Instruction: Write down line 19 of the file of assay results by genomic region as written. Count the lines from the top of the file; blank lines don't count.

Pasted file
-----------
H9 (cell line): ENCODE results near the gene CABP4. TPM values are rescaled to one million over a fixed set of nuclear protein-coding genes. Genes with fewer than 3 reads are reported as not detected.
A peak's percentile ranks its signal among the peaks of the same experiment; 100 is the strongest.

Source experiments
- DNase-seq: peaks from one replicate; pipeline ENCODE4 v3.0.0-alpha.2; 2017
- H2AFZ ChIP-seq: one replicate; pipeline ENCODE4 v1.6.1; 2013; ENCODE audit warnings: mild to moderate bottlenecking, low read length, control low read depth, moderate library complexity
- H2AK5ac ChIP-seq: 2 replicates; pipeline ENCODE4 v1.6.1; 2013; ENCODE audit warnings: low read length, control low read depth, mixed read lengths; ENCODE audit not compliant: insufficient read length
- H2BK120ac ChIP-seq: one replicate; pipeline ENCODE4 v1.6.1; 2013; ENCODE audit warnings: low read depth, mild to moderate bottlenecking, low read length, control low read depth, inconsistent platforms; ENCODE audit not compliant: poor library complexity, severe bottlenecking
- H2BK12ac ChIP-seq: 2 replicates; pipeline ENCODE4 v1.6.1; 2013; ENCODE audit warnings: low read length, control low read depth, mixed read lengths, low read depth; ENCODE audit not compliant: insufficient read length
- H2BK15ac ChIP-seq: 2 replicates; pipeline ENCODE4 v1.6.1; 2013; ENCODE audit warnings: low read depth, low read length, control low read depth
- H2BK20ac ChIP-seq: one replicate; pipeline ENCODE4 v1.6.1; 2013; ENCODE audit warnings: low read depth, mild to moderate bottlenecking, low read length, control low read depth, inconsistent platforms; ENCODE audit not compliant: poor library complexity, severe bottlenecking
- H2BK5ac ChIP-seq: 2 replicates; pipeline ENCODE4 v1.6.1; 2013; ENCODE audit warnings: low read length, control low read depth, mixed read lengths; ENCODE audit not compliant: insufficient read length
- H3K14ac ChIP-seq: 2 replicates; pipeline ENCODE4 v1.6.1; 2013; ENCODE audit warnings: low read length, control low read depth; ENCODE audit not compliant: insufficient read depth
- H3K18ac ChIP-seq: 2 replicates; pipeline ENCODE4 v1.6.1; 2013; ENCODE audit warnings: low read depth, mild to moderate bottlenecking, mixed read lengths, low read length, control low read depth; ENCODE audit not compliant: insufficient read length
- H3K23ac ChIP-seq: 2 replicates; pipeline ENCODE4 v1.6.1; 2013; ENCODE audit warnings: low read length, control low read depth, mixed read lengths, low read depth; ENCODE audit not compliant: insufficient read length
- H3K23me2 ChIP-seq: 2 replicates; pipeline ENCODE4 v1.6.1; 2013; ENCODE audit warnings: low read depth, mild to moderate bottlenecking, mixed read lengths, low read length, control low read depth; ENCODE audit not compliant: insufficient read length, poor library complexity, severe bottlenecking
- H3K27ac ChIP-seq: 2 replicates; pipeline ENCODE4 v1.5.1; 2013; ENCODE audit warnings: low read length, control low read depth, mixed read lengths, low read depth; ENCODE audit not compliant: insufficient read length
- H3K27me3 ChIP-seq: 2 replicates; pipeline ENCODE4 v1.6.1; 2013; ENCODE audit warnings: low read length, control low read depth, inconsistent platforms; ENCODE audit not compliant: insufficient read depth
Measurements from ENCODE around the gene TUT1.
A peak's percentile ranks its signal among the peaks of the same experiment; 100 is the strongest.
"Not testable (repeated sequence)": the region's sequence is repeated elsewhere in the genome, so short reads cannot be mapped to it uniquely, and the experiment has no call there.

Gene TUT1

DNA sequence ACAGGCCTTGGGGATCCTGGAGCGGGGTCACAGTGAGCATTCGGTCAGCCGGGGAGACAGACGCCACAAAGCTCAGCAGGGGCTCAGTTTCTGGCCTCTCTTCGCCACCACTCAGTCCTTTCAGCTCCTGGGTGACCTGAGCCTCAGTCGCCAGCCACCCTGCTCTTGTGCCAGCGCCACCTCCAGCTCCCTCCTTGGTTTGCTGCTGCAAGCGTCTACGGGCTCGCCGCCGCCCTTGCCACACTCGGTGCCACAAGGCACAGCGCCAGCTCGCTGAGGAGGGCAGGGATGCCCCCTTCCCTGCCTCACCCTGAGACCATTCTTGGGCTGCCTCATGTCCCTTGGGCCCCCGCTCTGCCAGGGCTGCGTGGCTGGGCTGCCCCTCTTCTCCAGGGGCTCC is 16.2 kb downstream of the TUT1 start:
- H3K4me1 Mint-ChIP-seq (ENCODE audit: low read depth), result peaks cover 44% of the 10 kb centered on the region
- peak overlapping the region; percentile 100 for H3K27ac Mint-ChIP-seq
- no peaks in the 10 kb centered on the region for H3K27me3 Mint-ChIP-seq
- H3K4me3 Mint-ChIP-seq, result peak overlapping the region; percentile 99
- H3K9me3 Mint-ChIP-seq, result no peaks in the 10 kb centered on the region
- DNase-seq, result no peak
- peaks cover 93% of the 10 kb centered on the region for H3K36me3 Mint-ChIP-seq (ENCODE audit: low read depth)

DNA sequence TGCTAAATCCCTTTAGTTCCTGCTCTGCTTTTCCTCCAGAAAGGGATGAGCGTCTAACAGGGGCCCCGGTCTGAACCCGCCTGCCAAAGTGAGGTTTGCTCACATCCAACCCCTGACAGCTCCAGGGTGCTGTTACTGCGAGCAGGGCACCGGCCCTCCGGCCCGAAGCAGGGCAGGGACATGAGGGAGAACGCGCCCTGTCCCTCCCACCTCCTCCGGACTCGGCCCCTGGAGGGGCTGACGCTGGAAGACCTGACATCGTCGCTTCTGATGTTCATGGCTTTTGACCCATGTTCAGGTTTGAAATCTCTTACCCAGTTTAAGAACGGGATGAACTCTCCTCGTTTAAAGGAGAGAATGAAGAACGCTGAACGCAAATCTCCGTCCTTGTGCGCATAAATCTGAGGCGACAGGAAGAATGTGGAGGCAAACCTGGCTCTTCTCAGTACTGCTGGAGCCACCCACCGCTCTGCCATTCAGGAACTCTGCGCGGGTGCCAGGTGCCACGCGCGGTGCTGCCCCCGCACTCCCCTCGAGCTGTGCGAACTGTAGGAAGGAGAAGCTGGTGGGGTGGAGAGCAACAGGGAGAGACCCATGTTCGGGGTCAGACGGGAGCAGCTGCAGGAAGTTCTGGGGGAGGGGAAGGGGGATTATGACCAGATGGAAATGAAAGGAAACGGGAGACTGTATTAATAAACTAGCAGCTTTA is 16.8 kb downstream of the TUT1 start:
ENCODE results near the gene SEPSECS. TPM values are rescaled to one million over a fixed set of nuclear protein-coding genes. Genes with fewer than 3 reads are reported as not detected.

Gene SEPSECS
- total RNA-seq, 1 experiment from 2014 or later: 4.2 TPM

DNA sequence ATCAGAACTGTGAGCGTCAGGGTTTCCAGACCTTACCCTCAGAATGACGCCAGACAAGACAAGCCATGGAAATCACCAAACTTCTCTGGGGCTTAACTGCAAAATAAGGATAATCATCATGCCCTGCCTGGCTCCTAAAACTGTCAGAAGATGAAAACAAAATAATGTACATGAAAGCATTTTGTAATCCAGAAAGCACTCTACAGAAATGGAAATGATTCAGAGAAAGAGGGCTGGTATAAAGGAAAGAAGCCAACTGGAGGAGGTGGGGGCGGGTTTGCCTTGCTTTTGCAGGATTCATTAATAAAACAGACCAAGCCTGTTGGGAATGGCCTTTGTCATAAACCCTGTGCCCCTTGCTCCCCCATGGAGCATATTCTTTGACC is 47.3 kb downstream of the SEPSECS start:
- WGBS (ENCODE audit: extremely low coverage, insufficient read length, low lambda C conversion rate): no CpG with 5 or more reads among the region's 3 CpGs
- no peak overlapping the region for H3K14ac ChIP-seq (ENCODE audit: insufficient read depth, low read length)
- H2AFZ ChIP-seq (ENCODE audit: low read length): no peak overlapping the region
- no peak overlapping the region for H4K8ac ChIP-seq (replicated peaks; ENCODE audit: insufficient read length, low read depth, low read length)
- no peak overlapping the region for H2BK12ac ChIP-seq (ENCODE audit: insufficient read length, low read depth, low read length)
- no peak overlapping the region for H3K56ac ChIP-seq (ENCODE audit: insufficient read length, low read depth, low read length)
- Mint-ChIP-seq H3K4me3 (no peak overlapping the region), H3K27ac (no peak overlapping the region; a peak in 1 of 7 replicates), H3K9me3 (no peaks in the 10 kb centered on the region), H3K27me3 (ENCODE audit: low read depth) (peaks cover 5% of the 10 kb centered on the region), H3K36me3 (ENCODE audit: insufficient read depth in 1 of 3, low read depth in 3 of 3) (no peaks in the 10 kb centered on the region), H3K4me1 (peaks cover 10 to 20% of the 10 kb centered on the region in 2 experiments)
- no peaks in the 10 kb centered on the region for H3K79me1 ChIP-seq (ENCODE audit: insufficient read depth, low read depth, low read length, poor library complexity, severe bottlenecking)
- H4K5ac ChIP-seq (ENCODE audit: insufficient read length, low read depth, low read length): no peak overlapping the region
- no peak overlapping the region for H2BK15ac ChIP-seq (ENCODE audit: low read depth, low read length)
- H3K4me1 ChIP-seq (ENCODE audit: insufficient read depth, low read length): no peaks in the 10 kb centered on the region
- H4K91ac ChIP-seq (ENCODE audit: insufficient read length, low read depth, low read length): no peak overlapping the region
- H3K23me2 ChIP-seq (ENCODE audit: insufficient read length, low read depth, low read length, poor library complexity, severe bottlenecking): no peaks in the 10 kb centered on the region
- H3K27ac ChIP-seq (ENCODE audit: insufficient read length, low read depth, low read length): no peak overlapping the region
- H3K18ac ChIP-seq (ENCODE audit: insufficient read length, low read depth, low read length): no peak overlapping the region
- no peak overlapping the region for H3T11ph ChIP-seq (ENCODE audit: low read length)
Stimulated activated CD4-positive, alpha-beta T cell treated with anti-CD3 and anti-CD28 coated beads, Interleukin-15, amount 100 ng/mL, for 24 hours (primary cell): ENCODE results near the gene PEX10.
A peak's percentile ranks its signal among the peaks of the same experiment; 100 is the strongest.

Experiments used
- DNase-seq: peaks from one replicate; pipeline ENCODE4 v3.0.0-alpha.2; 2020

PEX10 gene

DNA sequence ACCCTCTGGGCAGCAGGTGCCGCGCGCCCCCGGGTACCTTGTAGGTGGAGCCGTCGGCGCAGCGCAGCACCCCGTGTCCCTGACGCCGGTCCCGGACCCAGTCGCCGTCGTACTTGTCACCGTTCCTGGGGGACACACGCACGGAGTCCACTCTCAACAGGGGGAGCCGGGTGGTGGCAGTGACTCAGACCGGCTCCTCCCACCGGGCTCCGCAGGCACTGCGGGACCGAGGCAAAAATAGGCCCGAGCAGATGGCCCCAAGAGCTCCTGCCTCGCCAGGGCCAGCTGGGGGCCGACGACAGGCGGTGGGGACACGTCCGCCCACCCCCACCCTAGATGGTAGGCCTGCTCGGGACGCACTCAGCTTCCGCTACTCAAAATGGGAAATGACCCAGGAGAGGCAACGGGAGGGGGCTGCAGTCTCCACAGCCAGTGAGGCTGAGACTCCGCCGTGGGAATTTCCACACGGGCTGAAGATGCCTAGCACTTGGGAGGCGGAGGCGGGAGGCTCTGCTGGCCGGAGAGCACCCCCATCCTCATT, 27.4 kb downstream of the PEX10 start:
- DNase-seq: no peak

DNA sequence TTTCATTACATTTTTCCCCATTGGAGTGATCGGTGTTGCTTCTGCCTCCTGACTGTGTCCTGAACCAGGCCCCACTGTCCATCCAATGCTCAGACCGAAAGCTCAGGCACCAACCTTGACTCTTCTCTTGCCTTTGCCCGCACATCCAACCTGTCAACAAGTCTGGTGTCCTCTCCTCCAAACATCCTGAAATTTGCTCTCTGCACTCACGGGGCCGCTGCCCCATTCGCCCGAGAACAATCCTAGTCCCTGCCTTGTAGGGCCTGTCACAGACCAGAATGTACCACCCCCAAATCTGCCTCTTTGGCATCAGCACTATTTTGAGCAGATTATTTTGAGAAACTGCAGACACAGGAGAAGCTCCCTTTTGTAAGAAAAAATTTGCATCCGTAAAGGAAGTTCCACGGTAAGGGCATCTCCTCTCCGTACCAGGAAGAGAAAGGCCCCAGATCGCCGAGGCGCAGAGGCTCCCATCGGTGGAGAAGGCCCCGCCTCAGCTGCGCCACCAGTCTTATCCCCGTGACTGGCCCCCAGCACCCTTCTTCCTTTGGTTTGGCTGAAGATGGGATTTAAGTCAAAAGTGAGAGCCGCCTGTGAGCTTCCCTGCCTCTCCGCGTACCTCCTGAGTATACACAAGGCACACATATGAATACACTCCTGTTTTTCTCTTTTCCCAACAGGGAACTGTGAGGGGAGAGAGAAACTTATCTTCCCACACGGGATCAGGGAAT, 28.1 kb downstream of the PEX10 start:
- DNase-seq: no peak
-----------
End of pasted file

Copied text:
A peak's percentile ranks its signal among the peaks of the same experiment; 100 is the strongest.